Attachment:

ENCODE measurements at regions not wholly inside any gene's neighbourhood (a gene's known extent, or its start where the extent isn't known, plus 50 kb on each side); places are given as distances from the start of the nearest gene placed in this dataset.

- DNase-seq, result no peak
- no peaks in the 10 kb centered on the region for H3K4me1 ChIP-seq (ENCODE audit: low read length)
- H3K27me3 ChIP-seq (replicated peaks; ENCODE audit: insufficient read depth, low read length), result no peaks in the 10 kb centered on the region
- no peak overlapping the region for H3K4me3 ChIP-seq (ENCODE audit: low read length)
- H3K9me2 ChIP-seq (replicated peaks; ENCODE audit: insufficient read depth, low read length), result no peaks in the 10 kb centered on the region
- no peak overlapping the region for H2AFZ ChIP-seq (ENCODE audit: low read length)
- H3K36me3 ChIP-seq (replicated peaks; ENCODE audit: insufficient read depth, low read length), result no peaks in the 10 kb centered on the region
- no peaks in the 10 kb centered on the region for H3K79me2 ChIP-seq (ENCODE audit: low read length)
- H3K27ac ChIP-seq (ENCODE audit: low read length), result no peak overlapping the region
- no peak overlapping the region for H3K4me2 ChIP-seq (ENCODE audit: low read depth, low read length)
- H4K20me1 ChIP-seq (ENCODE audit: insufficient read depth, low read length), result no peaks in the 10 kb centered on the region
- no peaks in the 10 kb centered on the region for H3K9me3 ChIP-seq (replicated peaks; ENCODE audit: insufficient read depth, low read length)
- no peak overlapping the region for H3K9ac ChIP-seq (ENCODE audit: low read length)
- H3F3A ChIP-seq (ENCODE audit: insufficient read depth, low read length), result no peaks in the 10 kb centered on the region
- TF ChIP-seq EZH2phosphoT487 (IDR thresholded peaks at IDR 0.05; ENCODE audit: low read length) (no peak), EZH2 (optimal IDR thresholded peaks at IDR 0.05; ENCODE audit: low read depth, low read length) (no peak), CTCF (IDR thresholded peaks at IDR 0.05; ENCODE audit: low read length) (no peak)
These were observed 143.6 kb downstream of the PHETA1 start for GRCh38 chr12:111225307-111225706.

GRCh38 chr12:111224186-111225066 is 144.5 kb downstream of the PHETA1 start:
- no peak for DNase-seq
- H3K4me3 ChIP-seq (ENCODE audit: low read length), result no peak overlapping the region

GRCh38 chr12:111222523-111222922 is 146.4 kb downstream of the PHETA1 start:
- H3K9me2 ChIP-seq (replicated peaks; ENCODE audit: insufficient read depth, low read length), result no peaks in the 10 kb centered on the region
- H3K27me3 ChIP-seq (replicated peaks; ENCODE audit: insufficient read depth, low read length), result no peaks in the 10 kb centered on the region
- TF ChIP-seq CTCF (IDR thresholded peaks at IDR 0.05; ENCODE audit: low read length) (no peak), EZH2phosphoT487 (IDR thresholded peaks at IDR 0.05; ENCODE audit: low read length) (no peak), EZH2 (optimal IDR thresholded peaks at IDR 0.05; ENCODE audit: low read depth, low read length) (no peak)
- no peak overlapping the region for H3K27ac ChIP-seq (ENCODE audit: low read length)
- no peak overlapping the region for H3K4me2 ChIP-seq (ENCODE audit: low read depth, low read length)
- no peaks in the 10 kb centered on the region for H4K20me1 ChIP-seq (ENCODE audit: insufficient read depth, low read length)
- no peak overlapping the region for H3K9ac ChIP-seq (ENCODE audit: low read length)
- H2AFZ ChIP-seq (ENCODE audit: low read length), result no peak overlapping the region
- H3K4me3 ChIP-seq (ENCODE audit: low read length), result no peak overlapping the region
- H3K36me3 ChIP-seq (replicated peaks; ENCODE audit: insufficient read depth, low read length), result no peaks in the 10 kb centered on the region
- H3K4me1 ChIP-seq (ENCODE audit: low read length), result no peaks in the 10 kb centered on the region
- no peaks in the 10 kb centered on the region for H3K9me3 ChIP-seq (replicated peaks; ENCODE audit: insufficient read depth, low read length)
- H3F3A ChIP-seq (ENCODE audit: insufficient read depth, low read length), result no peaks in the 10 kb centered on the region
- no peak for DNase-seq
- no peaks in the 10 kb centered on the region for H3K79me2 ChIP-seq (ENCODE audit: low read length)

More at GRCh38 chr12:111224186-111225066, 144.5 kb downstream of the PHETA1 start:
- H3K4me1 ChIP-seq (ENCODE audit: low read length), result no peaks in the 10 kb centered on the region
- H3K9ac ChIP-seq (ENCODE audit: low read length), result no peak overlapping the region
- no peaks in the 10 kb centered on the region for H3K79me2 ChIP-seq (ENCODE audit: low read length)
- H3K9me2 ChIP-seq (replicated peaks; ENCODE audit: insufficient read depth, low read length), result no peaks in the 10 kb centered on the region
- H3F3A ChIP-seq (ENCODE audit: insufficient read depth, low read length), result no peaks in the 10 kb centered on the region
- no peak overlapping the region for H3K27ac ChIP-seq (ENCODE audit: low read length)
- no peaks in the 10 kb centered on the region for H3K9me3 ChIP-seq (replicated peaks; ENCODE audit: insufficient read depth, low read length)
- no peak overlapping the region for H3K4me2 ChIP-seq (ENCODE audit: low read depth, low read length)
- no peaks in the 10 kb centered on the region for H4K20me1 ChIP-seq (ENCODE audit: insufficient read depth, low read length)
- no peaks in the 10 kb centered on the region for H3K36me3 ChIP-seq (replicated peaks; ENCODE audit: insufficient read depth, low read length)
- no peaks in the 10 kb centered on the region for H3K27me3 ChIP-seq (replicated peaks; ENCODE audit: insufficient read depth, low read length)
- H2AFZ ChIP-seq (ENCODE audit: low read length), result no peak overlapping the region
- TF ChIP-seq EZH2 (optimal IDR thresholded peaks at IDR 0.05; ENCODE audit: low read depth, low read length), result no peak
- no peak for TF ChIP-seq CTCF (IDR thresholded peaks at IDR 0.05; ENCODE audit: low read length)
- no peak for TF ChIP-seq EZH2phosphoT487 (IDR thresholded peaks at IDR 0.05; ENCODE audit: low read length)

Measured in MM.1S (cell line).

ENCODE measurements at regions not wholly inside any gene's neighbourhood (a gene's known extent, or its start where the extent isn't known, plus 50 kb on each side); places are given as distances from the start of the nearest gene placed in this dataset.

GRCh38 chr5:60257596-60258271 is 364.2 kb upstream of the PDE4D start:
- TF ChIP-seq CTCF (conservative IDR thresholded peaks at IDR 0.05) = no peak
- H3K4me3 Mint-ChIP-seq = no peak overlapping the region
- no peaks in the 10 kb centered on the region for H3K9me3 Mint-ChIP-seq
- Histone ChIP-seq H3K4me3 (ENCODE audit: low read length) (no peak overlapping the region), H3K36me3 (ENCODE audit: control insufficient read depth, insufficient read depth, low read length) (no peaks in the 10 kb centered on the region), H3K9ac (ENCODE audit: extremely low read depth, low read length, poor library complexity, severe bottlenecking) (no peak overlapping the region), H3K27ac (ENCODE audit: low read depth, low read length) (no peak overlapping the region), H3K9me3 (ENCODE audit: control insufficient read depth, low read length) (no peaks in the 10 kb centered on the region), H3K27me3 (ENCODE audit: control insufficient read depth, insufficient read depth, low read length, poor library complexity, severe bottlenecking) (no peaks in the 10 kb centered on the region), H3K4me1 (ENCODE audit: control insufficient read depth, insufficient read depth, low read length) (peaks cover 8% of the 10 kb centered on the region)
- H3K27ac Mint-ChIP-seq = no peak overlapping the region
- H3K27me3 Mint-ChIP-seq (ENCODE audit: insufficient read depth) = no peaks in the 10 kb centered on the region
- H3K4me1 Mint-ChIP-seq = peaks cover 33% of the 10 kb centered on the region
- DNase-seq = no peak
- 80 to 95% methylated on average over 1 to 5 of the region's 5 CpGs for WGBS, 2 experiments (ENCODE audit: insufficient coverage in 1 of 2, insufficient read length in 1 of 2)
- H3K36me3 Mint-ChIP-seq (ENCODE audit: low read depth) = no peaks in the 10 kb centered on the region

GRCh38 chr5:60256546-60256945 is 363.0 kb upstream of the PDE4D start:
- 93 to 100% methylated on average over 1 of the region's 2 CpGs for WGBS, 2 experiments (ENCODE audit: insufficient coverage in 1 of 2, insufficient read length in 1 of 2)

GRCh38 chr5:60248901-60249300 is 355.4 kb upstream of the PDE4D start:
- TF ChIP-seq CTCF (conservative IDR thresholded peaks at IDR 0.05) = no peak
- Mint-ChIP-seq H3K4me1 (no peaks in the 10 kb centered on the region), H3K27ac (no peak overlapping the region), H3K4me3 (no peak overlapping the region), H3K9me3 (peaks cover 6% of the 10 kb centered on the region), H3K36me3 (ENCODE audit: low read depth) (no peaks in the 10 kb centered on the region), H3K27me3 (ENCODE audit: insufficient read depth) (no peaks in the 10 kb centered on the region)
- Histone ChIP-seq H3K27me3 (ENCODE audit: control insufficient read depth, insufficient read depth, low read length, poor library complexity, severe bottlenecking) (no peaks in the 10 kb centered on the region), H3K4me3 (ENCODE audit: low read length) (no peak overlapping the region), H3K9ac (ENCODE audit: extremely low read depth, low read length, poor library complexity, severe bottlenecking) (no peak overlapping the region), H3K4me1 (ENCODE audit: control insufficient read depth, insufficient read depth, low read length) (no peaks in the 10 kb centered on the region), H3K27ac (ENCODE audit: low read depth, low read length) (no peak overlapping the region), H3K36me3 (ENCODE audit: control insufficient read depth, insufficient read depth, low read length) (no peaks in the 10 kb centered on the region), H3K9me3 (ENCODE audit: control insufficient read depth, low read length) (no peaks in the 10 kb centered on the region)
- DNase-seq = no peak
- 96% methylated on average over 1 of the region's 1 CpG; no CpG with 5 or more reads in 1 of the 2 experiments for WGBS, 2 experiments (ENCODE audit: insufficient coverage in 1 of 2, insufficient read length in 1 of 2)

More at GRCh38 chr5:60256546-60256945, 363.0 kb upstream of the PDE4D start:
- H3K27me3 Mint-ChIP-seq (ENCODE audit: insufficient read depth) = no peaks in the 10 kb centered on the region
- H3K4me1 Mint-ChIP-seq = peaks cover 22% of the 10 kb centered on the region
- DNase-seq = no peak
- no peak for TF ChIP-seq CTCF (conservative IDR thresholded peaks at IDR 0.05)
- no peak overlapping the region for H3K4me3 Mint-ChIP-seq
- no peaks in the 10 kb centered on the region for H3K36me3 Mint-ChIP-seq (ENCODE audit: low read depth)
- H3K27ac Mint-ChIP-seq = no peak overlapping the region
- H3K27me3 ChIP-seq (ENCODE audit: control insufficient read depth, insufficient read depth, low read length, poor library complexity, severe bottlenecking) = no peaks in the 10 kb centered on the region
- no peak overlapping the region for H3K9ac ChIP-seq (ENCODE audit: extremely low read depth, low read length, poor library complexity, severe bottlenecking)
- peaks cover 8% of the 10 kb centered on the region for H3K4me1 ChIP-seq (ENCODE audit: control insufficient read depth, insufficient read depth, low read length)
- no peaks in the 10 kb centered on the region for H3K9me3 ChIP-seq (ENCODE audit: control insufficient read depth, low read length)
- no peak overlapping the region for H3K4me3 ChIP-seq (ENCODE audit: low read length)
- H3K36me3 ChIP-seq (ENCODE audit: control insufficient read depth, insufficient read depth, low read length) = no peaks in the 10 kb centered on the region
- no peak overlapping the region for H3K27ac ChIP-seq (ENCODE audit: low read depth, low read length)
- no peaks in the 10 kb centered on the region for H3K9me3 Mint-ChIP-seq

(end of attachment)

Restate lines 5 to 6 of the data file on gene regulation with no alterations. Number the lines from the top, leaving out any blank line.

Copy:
- no peak overlapping the region for H3K4me3 ChIP-seq (ENCODE audit: low read length)
- H3K9me2 ChIP-seq (replicated peaks; ENCODE audit: insufficient read depth, low read length), result no peaks in the 10 kb centered on the region